A Conference Organizer's Advice to Writers: Write Better

In a few days, I'll be in New York City for the 2013 Backspace Writers Conference--not as an attendee, but as the conference's organizer.

We're going to see some wonderful projects at the conference. Some authors will sign with agents they meet this week. One panelist on Friday's program whose debut historical fiction sold to Plume last December attended the Backspace Writers Conference in 2012, where she met and signed with her agent.

But most of the authors who attend won't experience this happy outcome. Not due to a lack of talent, or because they don't have sufficient drive or ambition, but because their work simply isn't ready.

This doesn't mean that coming to the conference will be a waste of time. Some authors who've attended a Backspace conference in the past have taken what they've learned, reworked their project, and signed with agents they met at the Backspace conference a year or more later.

Nor does it mean that these authors will never reach their publishing goals. All it means is that they need to write better.

I'm not talking here about the mechanics of writing, though craftsmanship is important. Like a clock, a novel has many moving parts--pace, momentum, tension, plot, characterization, story arc, character arcs--and they all need to work perfectly together.

"A novel is a large, complex, fluid and difficult-to-manage undertaking," warns literary agent and writing instructor Donald Maass in his how-to book Writing the Breakout Novel. "It is a tough art form to get right, one tougher still to master."

I'm talking about writing better in a big picture sense. Better books. Better stories. Good isn't good enough. Authors who are not seeing success commensurate with their ambitions need to dig deeper. They need to tell a story that resonates with readers by putting more emotion onto the page.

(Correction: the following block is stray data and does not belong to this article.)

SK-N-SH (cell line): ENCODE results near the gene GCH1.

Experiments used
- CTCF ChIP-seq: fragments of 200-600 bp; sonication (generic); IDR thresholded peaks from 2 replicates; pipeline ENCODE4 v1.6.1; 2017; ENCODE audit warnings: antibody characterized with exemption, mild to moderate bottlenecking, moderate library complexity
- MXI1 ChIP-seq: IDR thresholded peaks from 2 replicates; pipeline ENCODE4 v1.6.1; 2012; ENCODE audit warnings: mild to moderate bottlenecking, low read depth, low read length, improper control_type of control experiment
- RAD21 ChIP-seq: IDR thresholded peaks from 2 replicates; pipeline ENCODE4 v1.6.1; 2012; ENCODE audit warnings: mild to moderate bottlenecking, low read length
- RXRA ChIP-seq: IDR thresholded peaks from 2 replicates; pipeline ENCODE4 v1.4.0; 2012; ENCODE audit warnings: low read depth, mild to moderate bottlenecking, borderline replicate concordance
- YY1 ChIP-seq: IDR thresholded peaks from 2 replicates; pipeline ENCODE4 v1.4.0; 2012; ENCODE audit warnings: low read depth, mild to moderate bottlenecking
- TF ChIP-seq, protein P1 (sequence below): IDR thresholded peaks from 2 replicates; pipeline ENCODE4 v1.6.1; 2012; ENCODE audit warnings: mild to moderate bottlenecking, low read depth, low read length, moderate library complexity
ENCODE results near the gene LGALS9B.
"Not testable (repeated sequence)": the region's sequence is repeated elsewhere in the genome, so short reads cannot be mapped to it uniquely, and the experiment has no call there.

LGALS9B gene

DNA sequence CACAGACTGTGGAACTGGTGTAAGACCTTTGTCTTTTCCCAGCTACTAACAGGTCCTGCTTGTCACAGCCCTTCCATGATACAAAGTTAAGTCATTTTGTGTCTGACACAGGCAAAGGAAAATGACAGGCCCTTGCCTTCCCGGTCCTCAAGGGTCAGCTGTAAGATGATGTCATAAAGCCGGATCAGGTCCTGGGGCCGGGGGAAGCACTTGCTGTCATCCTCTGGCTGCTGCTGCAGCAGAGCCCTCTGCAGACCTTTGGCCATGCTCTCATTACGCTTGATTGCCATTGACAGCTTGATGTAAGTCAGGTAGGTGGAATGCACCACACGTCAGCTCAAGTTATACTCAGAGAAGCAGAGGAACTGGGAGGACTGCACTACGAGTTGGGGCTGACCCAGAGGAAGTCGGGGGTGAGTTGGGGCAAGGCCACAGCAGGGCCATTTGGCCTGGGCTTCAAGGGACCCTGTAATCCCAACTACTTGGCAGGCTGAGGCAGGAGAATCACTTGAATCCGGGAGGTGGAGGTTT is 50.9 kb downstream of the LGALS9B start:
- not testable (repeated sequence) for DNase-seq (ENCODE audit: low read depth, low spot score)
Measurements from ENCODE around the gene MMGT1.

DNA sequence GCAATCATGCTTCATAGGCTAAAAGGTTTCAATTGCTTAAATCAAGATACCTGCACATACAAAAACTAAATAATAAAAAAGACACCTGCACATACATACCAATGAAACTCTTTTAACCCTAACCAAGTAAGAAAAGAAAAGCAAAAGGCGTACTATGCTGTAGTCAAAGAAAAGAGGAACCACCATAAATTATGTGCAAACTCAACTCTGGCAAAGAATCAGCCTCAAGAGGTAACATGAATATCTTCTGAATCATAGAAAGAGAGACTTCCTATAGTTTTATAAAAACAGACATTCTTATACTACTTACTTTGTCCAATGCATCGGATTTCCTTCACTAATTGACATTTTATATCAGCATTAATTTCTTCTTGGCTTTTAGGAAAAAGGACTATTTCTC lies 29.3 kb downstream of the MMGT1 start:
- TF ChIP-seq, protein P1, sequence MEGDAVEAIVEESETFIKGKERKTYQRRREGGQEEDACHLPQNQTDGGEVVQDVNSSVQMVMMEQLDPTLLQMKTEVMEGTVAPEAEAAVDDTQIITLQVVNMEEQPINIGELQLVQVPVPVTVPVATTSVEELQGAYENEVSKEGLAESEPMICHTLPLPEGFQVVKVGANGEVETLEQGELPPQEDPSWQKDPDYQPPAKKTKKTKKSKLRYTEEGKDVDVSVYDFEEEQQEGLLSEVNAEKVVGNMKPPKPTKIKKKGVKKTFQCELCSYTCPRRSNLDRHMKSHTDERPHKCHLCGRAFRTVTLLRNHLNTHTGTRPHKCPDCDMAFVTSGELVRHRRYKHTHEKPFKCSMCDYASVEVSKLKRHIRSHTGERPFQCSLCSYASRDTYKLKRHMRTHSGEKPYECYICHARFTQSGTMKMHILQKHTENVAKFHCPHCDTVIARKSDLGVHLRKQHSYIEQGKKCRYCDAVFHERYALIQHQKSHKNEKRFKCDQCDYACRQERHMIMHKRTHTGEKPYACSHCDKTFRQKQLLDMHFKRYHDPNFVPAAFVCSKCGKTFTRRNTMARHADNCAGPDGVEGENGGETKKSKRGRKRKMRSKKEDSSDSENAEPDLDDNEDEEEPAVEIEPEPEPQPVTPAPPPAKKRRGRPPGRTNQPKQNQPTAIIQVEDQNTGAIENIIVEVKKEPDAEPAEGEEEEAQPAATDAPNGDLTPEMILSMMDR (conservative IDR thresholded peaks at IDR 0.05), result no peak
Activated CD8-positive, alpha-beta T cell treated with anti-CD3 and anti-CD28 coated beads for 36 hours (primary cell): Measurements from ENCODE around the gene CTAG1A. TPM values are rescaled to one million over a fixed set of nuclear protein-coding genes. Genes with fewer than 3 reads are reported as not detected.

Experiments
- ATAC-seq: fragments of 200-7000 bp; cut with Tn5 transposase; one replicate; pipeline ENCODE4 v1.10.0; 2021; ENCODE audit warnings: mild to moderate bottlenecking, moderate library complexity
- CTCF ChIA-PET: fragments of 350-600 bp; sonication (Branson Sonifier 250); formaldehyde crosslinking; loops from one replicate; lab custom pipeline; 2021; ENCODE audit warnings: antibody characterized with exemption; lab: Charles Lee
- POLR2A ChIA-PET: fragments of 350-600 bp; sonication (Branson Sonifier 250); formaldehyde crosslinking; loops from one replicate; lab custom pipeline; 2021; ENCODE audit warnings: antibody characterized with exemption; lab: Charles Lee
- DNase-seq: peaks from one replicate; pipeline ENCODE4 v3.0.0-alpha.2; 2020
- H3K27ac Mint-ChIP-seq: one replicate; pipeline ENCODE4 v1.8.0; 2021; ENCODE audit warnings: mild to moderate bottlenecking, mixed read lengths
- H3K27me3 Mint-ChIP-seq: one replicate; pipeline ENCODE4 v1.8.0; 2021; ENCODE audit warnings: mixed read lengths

They also need to write the right book. One author who attended the 2005 Backspace conference came away disappointed. But he also came away determined to find a story that would get agents and editors excited. 8 months later, the book he wrote as a result sold to Random House in a 3-day auction.

Write better.

It's difficult to be objective when the writing is our own. Even with the help of critique partners and beta readers, aspiring authors can only take their work so far without professional feedback. This is why Backspace and other writers conferences can make all the difference.

Workshops and retreats that include publishing professionals as instructors are another option. Writers retreats have traditionally been the province of MFA students and literary fiction authors, but some, like the Salt Cay Writers Retreat taking place on a private island in the Bahamas in October, are open to genre fiction writers who want to take their fiction to the next level.

But authors don't have to attend a conference to get professional feedback. A few literary agents and editors run open mike nights on their blogs where authors can send in their query letter or opening pages for feedback.

Aspiring authors can even purchase a critique. During the month of May, a number of agents are offering full and partial manuscript critiques with phone consultations at bestselling author Brenda Novak's charity auction to raise money for diabetes research.

Write better.

This advice might seem simplistic, but it works. It also applies across the board. If you're not yet published and you want to be, write better. If you're a published author, but you haven't yet broken out, write better. If you've published your novel yourself but you're not seeing the sales numbers you'd hoped to, write better.

My advice to writers is also why the 2013 Backspace Writers Conference will be our last. It's been a wonderful run, and we're truly sorry to see the Backspace conferences come to an end. But organizing the Backspace conferences for the past 9 years has had a significant impact on my writing career. While I've been organizing conferences, many of my author friends have published three or more novels to my one. I have a "big book" that's been put on hold for years that needs to be written.

Because I, too, want to become a better writer.